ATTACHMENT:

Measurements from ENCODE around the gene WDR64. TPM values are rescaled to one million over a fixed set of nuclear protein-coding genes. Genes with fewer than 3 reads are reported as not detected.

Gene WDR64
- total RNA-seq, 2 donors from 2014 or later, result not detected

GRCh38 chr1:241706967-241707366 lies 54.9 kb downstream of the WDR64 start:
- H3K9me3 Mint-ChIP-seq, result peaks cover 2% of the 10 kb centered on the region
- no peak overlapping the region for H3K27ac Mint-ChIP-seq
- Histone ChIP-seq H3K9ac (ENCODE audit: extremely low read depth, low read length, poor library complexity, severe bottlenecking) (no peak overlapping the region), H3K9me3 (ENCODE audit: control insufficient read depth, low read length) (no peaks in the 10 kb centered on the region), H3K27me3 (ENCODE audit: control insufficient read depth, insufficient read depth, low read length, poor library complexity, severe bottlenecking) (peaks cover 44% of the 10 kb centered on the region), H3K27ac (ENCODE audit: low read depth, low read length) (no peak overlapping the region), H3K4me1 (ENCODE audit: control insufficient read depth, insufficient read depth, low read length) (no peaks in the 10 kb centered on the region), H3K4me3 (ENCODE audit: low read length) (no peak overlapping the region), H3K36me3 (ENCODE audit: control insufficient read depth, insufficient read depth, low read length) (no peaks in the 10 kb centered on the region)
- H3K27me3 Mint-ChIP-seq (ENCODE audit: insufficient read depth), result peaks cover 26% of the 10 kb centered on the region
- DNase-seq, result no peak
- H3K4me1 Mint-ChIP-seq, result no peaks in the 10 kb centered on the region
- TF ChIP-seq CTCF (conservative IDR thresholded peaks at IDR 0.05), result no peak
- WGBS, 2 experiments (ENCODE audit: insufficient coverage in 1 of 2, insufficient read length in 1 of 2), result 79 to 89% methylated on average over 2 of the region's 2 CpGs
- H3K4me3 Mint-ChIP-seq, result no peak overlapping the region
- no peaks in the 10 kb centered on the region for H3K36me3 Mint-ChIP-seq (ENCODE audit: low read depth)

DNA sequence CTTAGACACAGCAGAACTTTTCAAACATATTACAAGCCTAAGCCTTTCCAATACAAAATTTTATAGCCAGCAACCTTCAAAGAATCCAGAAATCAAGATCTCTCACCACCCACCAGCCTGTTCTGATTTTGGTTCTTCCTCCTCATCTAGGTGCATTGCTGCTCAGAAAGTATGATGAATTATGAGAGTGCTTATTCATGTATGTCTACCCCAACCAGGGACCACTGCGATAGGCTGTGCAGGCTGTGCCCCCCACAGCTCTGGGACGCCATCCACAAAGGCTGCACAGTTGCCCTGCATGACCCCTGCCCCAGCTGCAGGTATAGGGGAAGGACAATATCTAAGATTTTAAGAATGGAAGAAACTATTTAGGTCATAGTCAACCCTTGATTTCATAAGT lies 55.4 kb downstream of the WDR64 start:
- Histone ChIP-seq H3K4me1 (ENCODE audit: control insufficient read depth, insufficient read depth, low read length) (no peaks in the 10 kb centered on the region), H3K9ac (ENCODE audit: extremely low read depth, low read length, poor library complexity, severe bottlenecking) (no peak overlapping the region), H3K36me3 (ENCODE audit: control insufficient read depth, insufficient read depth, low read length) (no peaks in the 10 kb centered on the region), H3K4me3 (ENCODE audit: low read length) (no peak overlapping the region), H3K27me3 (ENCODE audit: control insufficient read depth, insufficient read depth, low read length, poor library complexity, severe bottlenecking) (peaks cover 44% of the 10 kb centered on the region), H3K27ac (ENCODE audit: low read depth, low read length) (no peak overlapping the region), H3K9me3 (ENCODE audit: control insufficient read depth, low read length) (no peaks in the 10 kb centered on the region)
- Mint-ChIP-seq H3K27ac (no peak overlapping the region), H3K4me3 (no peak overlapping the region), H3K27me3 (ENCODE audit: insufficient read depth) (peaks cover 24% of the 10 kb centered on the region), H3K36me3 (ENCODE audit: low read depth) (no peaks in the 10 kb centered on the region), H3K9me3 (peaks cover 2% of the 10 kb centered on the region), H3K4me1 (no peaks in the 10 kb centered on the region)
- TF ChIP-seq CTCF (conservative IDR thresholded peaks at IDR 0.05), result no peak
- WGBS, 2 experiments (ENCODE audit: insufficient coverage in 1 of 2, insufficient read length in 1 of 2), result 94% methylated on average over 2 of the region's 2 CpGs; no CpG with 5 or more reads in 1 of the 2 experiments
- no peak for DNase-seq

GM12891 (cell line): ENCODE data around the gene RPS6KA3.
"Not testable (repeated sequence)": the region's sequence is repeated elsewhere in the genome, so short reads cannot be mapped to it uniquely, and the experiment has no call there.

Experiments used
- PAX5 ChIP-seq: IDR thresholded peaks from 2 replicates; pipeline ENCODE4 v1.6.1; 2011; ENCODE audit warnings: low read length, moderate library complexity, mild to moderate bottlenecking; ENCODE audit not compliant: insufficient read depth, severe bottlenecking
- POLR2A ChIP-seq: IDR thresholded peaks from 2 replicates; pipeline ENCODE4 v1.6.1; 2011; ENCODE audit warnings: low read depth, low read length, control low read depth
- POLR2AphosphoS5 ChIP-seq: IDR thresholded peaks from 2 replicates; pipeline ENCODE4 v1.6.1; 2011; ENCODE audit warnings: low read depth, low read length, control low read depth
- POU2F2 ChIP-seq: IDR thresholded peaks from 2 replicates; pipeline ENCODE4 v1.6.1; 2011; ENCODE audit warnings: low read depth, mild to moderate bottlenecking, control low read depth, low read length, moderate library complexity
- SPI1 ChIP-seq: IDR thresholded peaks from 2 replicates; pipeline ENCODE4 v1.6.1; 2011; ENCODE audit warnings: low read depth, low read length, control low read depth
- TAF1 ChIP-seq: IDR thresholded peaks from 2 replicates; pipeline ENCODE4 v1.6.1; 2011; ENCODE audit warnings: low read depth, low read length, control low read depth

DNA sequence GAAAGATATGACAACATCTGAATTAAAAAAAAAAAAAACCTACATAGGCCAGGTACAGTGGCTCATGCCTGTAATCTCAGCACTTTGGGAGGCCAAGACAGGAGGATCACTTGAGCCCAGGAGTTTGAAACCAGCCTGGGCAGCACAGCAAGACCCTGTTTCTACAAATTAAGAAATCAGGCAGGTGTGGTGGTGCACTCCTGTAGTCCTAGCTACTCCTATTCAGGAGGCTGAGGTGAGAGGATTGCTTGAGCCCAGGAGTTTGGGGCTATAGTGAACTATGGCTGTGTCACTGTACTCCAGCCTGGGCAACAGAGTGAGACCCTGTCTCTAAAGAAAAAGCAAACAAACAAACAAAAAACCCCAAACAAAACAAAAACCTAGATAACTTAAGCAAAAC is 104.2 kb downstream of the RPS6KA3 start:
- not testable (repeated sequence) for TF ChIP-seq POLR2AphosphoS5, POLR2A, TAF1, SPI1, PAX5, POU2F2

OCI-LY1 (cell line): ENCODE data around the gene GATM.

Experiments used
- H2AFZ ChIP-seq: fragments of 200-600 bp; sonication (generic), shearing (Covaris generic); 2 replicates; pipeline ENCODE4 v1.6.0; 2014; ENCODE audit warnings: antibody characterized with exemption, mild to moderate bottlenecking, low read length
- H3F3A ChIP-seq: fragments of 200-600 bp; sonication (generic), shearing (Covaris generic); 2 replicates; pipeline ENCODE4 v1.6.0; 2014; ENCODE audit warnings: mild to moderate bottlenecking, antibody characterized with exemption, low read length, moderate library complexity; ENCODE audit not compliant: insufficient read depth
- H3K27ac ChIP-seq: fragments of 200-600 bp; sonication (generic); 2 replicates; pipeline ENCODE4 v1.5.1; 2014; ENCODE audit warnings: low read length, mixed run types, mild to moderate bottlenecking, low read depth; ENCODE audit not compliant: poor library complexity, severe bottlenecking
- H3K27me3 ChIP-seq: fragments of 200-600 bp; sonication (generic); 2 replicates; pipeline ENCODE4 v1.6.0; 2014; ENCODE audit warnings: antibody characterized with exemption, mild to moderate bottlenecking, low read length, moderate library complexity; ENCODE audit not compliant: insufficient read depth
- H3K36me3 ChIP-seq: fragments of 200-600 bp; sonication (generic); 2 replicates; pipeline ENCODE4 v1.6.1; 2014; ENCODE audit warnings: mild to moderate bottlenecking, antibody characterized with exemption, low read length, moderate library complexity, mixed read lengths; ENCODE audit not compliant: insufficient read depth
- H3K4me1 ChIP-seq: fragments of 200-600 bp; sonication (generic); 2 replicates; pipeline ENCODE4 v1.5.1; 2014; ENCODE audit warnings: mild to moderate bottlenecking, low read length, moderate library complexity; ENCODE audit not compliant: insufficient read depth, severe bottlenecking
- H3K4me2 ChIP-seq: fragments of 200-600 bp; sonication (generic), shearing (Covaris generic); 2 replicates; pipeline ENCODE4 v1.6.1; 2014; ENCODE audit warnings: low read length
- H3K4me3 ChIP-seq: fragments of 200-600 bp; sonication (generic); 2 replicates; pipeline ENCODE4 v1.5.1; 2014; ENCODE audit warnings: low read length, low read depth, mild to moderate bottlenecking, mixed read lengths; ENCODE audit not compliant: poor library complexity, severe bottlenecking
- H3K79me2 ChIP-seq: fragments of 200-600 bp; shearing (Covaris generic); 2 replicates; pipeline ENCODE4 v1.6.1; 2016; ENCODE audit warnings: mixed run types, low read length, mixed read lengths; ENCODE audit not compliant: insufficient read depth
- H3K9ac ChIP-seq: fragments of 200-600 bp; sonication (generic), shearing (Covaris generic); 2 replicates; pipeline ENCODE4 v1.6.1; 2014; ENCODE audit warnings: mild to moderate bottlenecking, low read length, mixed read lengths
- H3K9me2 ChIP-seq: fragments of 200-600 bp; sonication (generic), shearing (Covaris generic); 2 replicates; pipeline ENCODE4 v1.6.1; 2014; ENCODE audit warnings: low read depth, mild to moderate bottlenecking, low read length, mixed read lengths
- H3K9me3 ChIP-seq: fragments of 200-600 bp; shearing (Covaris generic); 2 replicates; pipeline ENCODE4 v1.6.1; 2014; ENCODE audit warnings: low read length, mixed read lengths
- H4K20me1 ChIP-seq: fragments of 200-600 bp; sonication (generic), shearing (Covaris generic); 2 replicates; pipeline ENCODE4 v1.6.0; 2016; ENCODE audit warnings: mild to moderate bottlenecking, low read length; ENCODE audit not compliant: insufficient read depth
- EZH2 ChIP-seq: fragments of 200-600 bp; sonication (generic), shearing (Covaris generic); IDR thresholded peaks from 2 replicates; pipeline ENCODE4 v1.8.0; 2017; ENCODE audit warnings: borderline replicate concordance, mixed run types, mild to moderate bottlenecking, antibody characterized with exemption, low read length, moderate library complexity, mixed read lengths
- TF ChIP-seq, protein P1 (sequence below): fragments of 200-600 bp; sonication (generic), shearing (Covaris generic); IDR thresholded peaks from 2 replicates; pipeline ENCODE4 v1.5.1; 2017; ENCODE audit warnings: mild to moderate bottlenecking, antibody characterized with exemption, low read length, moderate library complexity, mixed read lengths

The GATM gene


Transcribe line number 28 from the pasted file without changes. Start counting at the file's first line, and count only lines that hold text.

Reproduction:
- SPI1 ChIP-seq: IDR thresholded peaks from 2 replicates; pipeline ENCODE4 v1.6.1; 2011; ENCODE audit warnings: low read depth, low read length, control low read depth